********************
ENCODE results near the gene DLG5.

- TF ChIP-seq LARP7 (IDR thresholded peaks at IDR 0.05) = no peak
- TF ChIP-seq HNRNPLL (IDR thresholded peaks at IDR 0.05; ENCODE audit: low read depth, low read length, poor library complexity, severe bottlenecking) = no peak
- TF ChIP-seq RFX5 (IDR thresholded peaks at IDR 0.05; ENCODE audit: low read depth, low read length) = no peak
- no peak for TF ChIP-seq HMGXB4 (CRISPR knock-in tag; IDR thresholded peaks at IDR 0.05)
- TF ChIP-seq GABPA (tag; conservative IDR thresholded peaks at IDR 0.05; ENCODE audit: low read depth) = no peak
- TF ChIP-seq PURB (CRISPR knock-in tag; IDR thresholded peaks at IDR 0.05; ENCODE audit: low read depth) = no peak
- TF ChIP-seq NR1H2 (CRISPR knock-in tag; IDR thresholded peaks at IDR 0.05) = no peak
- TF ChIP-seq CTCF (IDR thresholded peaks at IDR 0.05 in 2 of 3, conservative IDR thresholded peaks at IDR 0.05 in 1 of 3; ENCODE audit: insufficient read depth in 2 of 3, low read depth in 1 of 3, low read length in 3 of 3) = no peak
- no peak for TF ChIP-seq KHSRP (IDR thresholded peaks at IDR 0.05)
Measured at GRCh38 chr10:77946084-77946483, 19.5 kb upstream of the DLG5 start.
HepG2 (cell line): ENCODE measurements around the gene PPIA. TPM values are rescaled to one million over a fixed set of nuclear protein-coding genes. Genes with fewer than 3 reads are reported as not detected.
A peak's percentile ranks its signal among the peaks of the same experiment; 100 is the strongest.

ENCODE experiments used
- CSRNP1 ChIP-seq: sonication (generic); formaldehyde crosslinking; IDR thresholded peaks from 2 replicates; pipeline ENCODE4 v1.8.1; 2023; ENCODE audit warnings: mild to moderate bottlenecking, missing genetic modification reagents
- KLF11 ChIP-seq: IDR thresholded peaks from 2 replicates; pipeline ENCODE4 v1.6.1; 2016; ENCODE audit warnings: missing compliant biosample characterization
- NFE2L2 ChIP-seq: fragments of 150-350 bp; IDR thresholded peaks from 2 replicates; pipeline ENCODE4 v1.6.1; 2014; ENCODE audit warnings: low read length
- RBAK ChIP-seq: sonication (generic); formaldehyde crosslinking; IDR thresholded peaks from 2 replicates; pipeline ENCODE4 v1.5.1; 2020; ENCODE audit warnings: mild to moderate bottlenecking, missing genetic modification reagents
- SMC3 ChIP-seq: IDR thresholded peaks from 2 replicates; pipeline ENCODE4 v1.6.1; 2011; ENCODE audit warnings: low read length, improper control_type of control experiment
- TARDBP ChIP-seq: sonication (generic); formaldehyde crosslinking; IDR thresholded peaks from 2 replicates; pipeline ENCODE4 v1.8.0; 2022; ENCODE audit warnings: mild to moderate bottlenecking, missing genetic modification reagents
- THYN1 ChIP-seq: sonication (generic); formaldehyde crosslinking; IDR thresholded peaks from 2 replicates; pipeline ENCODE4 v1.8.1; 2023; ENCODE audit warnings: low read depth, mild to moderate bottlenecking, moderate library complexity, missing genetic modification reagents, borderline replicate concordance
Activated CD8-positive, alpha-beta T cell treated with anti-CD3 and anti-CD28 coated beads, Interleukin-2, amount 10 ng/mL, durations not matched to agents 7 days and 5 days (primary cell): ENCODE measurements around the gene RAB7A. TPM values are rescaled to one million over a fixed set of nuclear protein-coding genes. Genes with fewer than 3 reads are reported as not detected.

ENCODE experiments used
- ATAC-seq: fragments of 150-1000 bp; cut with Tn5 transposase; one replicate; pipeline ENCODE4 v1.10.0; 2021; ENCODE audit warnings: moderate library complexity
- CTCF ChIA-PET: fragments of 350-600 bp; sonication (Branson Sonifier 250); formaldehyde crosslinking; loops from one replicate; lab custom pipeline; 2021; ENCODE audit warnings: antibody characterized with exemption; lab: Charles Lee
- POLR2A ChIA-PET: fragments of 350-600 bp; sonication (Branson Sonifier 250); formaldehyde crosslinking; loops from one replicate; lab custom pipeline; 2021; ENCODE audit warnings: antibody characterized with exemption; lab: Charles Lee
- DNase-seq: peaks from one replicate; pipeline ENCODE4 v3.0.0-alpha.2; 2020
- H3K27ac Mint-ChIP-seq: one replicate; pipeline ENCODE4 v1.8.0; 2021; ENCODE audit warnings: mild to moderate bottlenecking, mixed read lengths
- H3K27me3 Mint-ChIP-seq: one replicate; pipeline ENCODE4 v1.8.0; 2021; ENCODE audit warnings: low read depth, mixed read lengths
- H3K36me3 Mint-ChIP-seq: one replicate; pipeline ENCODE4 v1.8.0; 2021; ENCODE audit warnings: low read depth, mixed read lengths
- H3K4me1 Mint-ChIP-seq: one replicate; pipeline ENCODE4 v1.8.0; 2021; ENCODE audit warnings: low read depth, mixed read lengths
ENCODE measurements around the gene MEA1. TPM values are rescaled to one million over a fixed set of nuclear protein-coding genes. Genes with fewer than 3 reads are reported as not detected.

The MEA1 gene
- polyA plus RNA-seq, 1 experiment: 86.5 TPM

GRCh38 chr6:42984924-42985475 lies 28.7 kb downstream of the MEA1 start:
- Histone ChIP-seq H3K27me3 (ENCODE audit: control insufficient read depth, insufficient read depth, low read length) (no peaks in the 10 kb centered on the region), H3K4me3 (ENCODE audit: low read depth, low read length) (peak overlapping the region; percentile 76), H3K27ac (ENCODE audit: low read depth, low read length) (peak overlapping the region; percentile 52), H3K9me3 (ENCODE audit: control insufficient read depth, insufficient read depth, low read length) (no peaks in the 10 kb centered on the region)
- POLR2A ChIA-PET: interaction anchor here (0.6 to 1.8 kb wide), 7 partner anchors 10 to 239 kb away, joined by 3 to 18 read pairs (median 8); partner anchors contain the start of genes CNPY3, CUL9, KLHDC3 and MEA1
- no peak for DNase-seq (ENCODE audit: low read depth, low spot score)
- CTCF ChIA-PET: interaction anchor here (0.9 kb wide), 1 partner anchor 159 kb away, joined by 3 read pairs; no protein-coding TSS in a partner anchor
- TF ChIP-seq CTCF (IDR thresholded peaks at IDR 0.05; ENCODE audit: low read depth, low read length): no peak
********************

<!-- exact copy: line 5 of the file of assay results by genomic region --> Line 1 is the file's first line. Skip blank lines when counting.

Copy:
- no peak for TF ChIP-seq HMGXB4 (CRISPR knock-in tag; IDR thresholded peaks at IDR 0.05)